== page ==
Exploring the meaning of cardiovascular disease with Māori men : a thesis presented in partial fulfilment of the requirements for the degree of Master of Science in Health Psychology at Massey University, Albany, New Zealand

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Massey University
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Ethnic disparities in health outcomes are an ongoing concern in Aotearoa/New Zealand. These disparities are particularly pronounced between Māori and non-Māori, and are especially apparent for cardiovascular disease (CVD). Despite these well-known disparities, research into how the social determinants of health manifest in the context of Māori people’s everyday lives and experiences of CVD is limited. Using a narrative approach, this research documents Māori male patients’ experiences of CVD within the context of everyday life. Four Māori males who have experienced cardiovascular care were recruited through the Waikato District Health Board secondary prevention service. The patients and their whānau (family) who wished to participate were engaged in three separate semi-structured interviews which explored topics involving their CVD diagnosis, experiences of CVD, their steps to accessing care and experiences of care. Overall, the cases revealed three key findings. First, various factors work in concert to influence participant access to cardiac care, which extend beyond individual decision making (such as structures of everyday life and resources). Second, there is considerable diversity in participant life circumstances, which are related to their experiences of care and its outcomes. Third, CVD impacted the lives of my participants differently and contributed to varying levels of illness disruption to their life narratives. This study contributes to a growing body of knowledge for addressing disparities in health outcomes between Māori and non-Māori.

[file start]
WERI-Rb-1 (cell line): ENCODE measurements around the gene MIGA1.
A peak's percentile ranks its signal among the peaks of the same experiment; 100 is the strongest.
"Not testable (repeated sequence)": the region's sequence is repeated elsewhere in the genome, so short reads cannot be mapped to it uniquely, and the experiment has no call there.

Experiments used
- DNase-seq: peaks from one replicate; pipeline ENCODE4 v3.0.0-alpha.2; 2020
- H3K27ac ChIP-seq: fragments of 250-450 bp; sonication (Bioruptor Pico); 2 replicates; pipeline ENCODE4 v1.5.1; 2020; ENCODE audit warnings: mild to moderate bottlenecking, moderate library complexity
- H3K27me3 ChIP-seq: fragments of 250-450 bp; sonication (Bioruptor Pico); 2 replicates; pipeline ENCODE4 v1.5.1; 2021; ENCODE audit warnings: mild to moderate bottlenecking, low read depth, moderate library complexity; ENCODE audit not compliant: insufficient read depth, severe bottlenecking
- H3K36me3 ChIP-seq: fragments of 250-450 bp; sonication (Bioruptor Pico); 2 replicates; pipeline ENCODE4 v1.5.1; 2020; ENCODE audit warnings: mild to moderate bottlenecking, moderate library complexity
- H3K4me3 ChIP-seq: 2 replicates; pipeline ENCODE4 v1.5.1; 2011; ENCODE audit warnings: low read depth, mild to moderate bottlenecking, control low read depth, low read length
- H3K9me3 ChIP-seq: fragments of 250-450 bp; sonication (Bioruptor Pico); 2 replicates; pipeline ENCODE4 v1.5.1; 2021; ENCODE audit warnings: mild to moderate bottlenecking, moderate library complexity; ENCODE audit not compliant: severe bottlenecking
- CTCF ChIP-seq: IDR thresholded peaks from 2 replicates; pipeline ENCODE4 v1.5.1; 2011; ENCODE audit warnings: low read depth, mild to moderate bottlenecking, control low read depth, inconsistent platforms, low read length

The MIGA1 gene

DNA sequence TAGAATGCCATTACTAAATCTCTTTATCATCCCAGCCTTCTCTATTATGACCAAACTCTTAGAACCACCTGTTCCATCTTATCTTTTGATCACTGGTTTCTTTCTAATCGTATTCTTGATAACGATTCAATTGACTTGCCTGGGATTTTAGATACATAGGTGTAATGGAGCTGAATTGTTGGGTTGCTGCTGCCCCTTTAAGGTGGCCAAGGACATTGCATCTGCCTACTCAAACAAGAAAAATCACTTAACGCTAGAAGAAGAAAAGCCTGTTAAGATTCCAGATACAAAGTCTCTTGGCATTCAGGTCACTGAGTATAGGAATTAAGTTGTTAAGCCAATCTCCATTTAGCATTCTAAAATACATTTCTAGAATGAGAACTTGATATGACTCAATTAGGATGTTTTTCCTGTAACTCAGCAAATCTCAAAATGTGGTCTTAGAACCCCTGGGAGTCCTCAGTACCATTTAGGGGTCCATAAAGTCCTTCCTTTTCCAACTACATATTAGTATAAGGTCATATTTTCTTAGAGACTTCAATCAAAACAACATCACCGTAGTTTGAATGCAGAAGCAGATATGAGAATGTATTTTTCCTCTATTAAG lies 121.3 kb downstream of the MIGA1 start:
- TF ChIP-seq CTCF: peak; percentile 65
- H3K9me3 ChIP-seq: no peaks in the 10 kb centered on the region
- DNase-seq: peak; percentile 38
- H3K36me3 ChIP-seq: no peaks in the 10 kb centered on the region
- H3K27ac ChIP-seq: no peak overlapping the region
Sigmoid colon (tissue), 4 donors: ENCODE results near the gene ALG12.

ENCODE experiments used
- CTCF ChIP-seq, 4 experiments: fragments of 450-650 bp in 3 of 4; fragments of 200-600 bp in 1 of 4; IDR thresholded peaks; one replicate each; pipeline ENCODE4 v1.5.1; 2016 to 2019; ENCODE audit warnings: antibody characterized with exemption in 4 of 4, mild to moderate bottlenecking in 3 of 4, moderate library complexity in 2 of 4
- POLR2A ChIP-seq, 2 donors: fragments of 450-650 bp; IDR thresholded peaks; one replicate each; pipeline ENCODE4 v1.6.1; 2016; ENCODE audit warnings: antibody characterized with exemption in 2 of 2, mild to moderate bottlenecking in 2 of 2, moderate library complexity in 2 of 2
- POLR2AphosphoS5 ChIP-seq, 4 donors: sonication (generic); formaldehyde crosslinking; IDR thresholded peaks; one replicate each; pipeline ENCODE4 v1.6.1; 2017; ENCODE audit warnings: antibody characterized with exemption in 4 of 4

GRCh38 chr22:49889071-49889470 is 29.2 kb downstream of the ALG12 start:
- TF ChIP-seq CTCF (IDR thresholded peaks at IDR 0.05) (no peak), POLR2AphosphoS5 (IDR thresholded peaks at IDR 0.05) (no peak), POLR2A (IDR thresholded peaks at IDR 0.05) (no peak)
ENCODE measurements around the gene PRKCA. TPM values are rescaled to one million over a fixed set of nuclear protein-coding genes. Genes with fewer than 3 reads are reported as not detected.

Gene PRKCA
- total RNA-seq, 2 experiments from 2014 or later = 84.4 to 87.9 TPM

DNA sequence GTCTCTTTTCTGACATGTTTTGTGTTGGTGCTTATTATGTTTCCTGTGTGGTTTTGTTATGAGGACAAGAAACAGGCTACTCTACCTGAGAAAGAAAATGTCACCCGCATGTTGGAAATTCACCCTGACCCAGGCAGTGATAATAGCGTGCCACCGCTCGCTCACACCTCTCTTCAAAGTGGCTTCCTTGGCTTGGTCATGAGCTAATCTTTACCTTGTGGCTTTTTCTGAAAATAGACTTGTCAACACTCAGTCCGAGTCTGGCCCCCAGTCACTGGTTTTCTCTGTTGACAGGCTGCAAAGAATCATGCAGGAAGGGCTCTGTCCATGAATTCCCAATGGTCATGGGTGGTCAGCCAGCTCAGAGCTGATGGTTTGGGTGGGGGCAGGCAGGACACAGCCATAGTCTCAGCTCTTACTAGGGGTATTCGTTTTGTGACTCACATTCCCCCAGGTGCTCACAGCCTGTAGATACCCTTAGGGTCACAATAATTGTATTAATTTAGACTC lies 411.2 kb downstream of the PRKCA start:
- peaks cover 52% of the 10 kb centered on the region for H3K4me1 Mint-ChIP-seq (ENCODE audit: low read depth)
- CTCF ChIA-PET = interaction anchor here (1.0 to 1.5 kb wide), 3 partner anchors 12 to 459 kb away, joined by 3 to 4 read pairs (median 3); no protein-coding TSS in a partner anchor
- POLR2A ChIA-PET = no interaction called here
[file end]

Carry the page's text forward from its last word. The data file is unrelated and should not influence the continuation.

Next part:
Cardiovascular system, Diseases, Patients, New Zealand, Maori (New Zealand people), Medical care, Men, Health and hygiene, Attitudes, Tāne, Tāngata whenua, Tūroro, Pūnaha toto, Hauora